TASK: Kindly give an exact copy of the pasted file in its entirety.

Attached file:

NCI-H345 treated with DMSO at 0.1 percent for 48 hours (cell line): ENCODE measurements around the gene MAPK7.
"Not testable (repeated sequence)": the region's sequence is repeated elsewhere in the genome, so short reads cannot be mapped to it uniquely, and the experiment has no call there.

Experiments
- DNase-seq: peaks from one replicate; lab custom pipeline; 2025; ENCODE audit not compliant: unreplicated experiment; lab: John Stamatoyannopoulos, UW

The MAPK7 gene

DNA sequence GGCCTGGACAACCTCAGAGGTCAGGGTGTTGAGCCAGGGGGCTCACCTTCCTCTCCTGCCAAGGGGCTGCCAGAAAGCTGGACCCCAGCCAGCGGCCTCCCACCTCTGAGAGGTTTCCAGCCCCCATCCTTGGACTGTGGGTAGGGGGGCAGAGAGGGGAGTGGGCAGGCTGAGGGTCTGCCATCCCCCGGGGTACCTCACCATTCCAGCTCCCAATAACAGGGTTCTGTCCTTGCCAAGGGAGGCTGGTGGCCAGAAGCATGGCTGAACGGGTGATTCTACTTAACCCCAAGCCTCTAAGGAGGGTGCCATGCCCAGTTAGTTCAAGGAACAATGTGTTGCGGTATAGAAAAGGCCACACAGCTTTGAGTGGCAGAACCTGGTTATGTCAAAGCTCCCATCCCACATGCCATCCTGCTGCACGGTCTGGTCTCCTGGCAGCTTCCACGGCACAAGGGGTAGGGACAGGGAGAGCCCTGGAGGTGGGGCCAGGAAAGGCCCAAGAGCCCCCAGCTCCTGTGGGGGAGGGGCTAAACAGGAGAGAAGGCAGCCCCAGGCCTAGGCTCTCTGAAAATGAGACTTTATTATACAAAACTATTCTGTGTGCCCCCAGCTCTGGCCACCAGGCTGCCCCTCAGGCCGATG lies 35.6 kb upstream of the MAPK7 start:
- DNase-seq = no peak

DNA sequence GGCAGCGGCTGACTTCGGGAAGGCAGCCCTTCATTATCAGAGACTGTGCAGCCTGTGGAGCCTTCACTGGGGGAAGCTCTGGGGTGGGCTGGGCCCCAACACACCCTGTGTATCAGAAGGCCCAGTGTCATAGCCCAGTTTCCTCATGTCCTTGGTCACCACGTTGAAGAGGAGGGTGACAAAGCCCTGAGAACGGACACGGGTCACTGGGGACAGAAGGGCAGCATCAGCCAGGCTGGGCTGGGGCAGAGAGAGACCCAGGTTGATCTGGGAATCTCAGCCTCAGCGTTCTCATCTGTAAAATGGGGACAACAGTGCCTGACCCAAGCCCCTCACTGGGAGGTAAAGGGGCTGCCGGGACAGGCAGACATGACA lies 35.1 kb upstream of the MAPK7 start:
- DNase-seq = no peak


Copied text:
NCI-H345 treated with DMSO at 0.1 percent for 48 hours (cell line): ENCODE measurements around the gene MAPK7.
"Not testable (repeated sequence)": the region's sequence is repeated elsewhere in the genome, so short reads cannot be mapped to it uniquely, and the experiment has no call there.

Experiments
- DNase-seq: peaks from one replicate; lab custom pipeline; 2025; ENCODE audit not compliant: unreplicated experiment; lab: John Stamatoyannopoulos, UW

The MAPK7 gene

DNA sequence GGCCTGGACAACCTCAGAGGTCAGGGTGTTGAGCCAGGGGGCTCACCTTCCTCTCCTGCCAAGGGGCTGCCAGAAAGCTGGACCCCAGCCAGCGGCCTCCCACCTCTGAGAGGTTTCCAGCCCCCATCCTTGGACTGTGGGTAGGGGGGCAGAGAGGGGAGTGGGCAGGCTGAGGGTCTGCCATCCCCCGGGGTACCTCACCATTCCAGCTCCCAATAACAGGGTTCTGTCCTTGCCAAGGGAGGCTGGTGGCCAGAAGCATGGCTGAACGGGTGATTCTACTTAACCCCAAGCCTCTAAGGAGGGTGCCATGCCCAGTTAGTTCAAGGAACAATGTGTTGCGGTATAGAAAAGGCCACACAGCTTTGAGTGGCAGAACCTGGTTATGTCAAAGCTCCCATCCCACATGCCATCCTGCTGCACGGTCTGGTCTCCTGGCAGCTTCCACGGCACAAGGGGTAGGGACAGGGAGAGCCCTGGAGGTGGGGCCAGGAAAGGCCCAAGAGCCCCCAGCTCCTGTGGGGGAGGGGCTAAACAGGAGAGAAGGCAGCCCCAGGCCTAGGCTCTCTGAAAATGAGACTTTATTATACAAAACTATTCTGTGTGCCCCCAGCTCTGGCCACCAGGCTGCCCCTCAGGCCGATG lies 35.6 kb upstream of the MAPK7 start:
- DNase-seq = no peak

DNA sequence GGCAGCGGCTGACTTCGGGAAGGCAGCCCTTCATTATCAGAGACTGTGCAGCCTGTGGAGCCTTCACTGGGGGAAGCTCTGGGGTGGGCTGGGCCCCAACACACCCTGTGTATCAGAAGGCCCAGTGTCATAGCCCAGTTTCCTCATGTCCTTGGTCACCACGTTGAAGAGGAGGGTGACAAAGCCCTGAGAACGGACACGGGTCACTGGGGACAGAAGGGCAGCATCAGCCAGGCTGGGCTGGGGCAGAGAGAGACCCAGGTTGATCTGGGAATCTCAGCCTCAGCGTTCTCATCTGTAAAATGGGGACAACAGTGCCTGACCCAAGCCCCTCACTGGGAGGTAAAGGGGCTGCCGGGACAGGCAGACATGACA lies 35.1 kb upstream of the MAPK7 start:
- DNase-seq = no peak